GAGC: So is Esme going to come back? Is there more in store for the Cannabitches?
KATJA: I do want to see them again because I liked them so much and I felt like it was so brief the time we spent with them and that was also my favorite set that we’ve ever made. Our art team was amazing on that one and I was just like that’s all we did? We should have done a whole episode in this coven place, you know?
GAGC: Is Esme based on a real person?
KATJA: She’s based on a lot of people. She’s a composite of like five people.
GAGC: Maybe you don’t want to insult anyone….
KATJA: Well, but she really is. Everybody from like a terrible Pilates instructor that we had to a terrible weed delivery person that we had to some people that maybe aren’t friends anymore. To maybe like every annoying person we’ve ever met. I feel like we’ve all encountered those people who are like, I’m a life coach! Like you are the person that should not, you are the last person… [shakes her head]
GAGC: Do you think women should support female weed dealers? Is that like a feminist directive?
KATJA: I would recommend my service, which I won’t do publicly for their protection. Yeah, I would encourage women to order from the service because why not support more female owned and operated businesses?
GAGC: Speaking of support. I have to ask for all of the girls who have crushes on you right now and are trying to find a way to tell their own stories, what is one piece of advice you would give them in terms of finding a way to get their stories out there?
KATJA: I’ve never taken a traditional path for anything, and I’ve never accepted the rules and regulations of something. I just haven’t. My earliest recollection of this is eighth grade and I just remember there was this science project and I totally didn’t do a science project. I was like, no. I don’t like any of the science projects that you’re presenting to me, and I was really interested in fetal alcohol syndrome and I wrote a huge-ass paper as an eighth grader on fetal alcohol syndrome and made this whole presentation, got a good grade, and I remember the teacher being like, you didn’t follow the instructions though, but they gave me a good grade. And I was like, alright but you can still skirt the rules and do it the way you want to and if you do it, if you do a good enough job, people might let you get by with that.
And I’ve kind of just done that my whole life, I think. I’ve always just tried to find a way that is custom built for me to get where I want to go. I just don’t accept that there is only one way to do things. Like, if you want to tell stories, you don’t have to necessarily go to film school and have someone teach you how to do that. It is helpful and you will maybe get into the industry more quickly but it’s not necessarily going to make you a better storyteller. And I think a lot of people, especially young people, miss out on the resources that are just right in front of them that don’t necessarily feel like resources. Because they think that, you know, you think that you need a lot.
“I’ve never taken a traditional path for anything, and I’ve never accepted the rules and regulations of something. I just haven’t.”
It’s a little intimidating when you think about approaching any sort of creative endeavor. I think, especially as a young person, you might feel like if you’re in a school environment you need to check all these boxes before you can get anything off the ground and I don’t know, I think maybe that’s more my generation. I feel like this generation right now… it’s like a generation of self-taught everything so, I guess I’m talking myself in a circle because I guess, really, the best advice is just do it! And to really believe that your narrative is worthwhile. I would say don’t think about what other people might want to hear. Or what story other people might be interested in. Create something you would want to hear, create something you would appreciate. And trust that your voice is meaningful. Like, your voice is valid and even if you’re young and don’t have a lot of life experience your experiences are still worthwhile and interesting and will be to somebody.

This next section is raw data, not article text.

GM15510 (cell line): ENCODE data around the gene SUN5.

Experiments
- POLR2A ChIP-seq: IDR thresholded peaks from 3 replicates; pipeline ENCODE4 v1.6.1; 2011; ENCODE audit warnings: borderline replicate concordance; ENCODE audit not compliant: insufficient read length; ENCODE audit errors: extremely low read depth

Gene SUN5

GAGC: We talked a bit about your influences and the women that inspired you. Who is your biggest girl-crush in TV and movies right now. I mean, it can—
KATJA: Oh god! Oh—Jenny Slate. Yeah. She’s my friend. She’s another one of those people that I was like can we be friends, because you’re the best. She’s amazing! And I love everything she does. She just speaks and I feel delighted. And I’ll watch her do anything, listen to her read anything because her voice is amazing. Ah, so yeah, Jenny Slate is my biggest girl crush at the moment in TV and film for sure.
GAGC: One of the things I think that non-pot smokers find so confusing is how many strains there are and the names we give them, from “Girl Scout Cookies” to what was that….”Sweet Cheeks” that you had on the show? So if you had to name a strain after Jenny Slate, what would it be?
KATJA: [laughs] Ah, that’s a good one. How about “Kindest Bud”? She exudes kindness and warmth and is one of the most thoughtful people I’ve met in a long time. She also has a deep desire for other people to be kind. I relate.
GAGC: What would you want your strain to be named?
KATJA: Oh my god, I’m always terrible at these questions. Hmm. For me and Ben, “Swiss Army Knife,” because we use weed for so many reasons: brainstorming ideas, alleviating stress and anxiety, pain management, celebrating— the list goes on.
GAGC: Nice! And before we let you go, what’s next for High Maintenance?
KATJA: Well, next we’re about to start shooting. We’re just finishing up writing the episodes right now and we start shooting at the beginning of October, and I’m super excited. Our crew just exploded and is bigger than it was last summer. Which is exciting, and people are getting paid real money to do these jobs which is the most exciting thing of all.
GAGC: That’s the New York dream!
KATJA: And then all of these wonderful people that have been slaving away all these years, it’s just so cool to be like, fill out your time card! Get paid! Plus this—I was going to say pipe dream but I want to actualize it: we really want to go to Hawaii this summer and rent a house for a couple of months and write the next season. I actually have a couple of ideas for some features, some screenplays that I’m sort of half-working on while I’m doing this. And that’s what’s next!
GAGC: That sounds divine. Thanks, Katja! We can’t wait to see what you do next.